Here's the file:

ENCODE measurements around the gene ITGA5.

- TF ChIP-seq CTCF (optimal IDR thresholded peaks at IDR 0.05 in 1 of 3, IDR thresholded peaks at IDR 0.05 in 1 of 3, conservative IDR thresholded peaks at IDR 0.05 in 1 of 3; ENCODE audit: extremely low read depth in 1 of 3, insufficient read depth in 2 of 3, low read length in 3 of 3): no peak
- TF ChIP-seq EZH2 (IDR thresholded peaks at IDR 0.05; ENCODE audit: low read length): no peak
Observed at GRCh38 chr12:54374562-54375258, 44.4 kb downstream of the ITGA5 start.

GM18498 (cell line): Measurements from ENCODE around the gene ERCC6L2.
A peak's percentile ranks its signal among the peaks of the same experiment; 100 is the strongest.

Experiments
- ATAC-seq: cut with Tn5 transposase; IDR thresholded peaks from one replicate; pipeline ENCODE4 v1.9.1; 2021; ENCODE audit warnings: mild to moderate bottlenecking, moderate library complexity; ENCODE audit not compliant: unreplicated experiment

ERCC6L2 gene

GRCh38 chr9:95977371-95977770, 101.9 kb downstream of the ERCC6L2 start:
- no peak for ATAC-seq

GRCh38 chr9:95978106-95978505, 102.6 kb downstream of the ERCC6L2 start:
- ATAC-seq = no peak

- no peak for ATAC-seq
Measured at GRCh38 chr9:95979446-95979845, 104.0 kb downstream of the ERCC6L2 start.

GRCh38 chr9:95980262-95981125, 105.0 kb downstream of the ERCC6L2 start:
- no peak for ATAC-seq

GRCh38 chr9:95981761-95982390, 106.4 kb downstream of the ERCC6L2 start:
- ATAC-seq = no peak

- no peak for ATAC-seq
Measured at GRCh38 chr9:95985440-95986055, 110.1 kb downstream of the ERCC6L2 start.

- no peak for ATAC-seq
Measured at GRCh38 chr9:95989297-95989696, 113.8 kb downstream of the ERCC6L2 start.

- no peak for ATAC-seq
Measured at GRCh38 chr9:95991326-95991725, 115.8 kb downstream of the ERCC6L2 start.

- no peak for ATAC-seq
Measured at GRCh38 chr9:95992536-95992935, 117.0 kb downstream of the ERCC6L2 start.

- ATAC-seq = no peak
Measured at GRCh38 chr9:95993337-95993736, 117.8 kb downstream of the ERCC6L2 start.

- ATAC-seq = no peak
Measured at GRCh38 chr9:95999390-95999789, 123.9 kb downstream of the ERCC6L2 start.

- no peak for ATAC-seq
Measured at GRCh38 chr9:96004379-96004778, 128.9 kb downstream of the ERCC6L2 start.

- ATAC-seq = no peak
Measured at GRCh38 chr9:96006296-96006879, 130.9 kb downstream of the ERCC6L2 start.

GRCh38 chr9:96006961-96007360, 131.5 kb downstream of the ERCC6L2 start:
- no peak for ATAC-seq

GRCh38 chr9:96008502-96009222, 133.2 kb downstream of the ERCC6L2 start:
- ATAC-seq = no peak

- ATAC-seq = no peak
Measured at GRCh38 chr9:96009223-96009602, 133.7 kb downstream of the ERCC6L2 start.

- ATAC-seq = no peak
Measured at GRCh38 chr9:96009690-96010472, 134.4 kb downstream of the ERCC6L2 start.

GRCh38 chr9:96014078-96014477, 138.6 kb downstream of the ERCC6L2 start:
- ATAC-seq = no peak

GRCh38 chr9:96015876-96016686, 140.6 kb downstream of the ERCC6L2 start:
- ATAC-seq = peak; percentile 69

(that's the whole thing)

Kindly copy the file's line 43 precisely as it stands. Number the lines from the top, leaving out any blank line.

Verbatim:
Measured at GRCh38 chr9:96009690-96010472, 134.4 kb downstream of the ERCC6L2 start.